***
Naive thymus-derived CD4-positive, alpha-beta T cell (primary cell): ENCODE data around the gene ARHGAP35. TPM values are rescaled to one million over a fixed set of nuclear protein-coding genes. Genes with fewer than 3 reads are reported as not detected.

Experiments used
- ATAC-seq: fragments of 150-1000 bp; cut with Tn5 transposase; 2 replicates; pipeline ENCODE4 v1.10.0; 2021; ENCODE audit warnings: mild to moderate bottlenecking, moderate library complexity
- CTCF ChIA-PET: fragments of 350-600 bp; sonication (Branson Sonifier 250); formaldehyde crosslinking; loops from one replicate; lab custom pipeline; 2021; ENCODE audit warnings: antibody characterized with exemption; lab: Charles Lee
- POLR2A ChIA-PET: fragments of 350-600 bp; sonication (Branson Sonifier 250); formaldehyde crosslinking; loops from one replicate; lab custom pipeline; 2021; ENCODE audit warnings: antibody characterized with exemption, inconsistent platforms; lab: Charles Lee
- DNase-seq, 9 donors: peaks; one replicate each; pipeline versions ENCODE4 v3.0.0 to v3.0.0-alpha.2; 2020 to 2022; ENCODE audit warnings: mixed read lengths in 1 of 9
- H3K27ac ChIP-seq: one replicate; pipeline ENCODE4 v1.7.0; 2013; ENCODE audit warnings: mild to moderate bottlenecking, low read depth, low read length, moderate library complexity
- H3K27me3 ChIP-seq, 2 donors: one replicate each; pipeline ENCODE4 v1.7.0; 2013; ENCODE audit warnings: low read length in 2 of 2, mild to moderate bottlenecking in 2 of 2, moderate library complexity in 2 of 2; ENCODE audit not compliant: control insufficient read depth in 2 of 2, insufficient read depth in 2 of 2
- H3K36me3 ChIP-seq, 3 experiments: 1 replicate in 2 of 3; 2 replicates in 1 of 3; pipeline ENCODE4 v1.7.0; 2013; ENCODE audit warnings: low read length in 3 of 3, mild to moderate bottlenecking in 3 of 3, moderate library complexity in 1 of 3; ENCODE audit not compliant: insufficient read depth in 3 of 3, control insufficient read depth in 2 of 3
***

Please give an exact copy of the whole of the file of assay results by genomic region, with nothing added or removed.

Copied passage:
Naive thymus-derived CD4-positive, alpha-beta T cell (primary cell): ENCODE data around the gene ARHGAP35. TPM values are rescaled to one million over a fixed set of nuclear protein-coding genes. Genes with fewer than 3 reads are reported as not detected.

Experiments used
- ATAC-seq: fragments of 150-1000 bp; cut with Tn5 transposase; 2 replicates; pipeline ENCODE4 v1.10.0; 2021; ENCODE audit warnings: mild to moderate bottlenecking, moderate library complexity
- CTCF ChIA-PET: fragments of 350-600 bp; sonication (Branson Sonifier 250); formaldehyde crosslinking; loops from one replicate; lab custom pipeline; 2021; ENCODE audit warnings: antibody characterized with exemption; lab: Charles Lee
- POLR2A ChIA-PET: fragments of 350-600 bp; sonication (Branson Sonifier 250); formaldehyde crosslinking; loops from one replicate; lab custom pipeline; 2021; ENCODE audit warnings: antibody characterized with exemption, inconsistent platforms; lab: Charles Lee
- DNase-seq, 9 donors: peaks; one replicate each; pipeline versions ENCODE4 v3.0.0 to v3.0.0-alpha.2; 2020 to 2022; ENCODE audit warnings: mixed read lengths in 1 of 9
- H3K27ac ChIP-seq: one replicate; pipeline ENCODE4 v1.7.0; 2013; ENCODE audit warnings: mild to moderate bottlenecking, low read depth, low read length, moderate library complexity
- H3K27me3 ChIP-seq, 2 donors: one replicate each; pipeline ENCODE4 v1.7.0; 2013; ENCODE audit warnings: low read length in 2 of 2, mild to moderate bottlenecking in 2 of 2, moderate library complexity in 2 of 2; ENCODE audit not compliant: control insufficient read depth in 2 of 2, insufficient read depth in 2 of 2
- H3K36me3 ChIP-seq, 3 experiments: 1 replicate in 2 of 3; 2 replicates in 1 of 3; pipeline ENCODE4 v1.7.0; 2013; ENCODE audit warnings: low read length in 3 of 3, mild to moderate bottlenecking in 3 of 3, moderate library complexity in 1 of 3; ENCODE audit not compliant: insufficient read depth in 3 of 3, control insufficient read depth in 2 of 3